Chip sealing is the most common preservation method in Spokane County. Chip Sealing is usually used to pave long stretches of rural roads, but has also been used on urban roads with success. Emulsified oil is applied to the road surface, with road chips added on top. There may be some minor delays during the application. This process helps seal the road and provides a new riding surface. To view a map of scheduled chip sealing routes, please visit: Chip Seal Status Map
Upriver Drive - Chip Seal Project Aug 2016
What is a Chip Seal?
Chip Seals or seal coating, is the application of a protective wearing surface to an existing pavement.
Why chip seal the road?
To keep water from penetrating the road structure on paved surfaces.
- To fill and seal cracks and raveled surfaces of old pavement.
- To seal the pavement surface-minimizing the effects of aging.
- To provide a highly skid-resistant surface, particularly on wet pavements.
- The cost of chip seals is 15%-20% of the cost of pavement overlays.
What is the chip seal process?
- The road is prepped by fixing any small pavement discrepancies, crack sealed and then swept.
- An asphalt distributor is used to apply emulsion to the road. As the liquid asphalt meets the road surface, the water starts to evaporate.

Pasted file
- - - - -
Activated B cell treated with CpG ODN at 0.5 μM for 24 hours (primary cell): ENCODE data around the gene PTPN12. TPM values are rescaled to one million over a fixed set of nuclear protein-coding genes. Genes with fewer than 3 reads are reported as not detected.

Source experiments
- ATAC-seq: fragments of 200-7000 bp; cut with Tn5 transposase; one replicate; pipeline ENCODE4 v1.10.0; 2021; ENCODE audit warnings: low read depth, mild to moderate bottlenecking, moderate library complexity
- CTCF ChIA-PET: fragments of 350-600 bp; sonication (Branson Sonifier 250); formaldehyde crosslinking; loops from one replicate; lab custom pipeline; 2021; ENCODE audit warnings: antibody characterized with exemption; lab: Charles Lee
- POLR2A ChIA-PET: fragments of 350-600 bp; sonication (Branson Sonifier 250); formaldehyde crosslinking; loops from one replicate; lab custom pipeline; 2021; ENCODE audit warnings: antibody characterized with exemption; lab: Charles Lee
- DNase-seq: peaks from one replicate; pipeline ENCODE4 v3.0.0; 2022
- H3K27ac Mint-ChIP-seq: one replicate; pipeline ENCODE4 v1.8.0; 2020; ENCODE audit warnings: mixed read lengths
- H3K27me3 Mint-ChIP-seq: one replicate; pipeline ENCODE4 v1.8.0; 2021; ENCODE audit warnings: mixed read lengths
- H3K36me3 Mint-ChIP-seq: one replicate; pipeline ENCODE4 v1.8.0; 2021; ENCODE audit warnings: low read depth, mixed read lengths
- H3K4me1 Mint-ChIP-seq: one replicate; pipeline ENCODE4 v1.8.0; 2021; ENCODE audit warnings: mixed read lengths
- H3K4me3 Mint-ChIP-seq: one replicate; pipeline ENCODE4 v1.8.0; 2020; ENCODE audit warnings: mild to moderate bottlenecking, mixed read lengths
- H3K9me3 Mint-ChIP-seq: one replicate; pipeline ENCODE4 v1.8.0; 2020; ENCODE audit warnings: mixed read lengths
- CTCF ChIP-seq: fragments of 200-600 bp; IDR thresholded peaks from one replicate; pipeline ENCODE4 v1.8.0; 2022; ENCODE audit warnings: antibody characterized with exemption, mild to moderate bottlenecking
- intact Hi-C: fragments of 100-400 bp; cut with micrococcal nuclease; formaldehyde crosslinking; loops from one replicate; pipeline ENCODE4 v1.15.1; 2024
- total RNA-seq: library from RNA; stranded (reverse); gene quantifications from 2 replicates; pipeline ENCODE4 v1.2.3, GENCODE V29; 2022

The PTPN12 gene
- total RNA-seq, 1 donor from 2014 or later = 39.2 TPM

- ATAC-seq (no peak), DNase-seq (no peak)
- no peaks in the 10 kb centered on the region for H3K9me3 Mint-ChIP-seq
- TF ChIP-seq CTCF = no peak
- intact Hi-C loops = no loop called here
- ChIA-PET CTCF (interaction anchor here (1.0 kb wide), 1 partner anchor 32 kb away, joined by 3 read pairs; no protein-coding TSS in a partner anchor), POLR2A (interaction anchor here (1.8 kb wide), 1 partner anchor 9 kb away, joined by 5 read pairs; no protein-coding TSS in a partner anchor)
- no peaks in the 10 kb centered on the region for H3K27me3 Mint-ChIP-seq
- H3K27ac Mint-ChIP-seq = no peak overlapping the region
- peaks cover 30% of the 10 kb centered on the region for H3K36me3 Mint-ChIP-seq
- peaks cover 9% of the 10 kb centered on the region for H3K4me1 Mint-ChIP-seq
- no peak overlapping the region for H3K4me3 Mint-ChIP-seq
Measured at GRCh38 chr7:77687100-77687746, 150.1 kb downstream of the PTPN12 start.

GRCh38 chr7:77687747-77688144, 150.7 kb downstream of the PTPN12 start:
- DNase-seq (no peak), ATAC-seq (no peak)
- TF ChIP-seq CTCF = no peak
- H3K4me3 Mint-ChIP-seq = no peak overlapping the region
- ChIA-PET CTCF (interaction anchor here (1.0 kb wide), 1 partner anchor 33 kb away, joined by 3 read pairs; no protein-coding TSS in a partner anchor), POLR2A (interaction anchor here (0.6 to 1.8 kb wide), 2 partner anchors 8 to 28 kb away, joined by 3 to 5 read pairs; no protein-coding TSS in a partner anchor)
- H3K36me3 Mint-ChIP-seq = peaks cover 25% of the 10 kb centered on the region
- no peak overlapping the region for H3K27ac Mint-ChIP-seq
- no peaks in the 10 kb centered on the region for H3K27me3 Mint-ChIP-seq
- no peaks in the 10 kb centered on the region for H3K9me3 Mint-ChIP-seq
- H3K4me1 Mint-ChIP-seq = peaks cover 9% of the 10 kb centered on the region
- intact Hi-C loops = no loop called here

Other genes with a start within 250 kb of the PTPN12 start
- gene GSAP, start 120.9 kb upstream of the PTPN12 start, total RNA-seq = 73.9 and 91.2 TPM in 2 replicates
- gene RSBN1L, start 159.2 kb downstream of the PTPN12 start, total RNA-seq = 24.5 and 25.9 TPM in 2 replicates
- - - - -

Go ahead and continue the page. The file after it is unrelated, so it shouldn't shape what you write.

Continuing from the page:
- Immediately after spraying asphalt, a layer of crushed gravel is applied by a spreader. The gravel or (chips) size will vary depending on the road; from 1/4 inch to a maximum size of 1/2 inch.
- Next, the gravel is compacted and embedded into the asphalt by rubber-tired rollers. However, some gravel will not become embedded in the asphalt and is loose on the surface.
- The new chip-seal surface can require up to two days to set properly. Hot, dry weather helps speed up this process in which all of the remaining water in the emulsion evaporates and the asphalt hardens. Traffic can pass over this surface at reduced speeds during the curing process.
- After curing, the loose gravel is swept off the surface, and the road striped if applicable.
As with any road construction project, motorists must exercise caution. Reduced speeds ensure your safety and minimize the chance of damaging your vehicle.
During the chip seal process, from the time the gravel is placed on the road to when the excess is swept away, the speed limit is 25 mph. At that speed, vehicles should not be damaged by flying rocks.
Traffic moving at higher speeds can create dust, limit visibility, and cause an inconvenience to local residents. Increased speeds can also cause gravel to break loose from a fresh chip seal creating the risk of flying rock. Rocks thrown from your tires may crack or break a windshield. Flying rocks might also injure pedestrians, bicycle riders, or motorcyclists.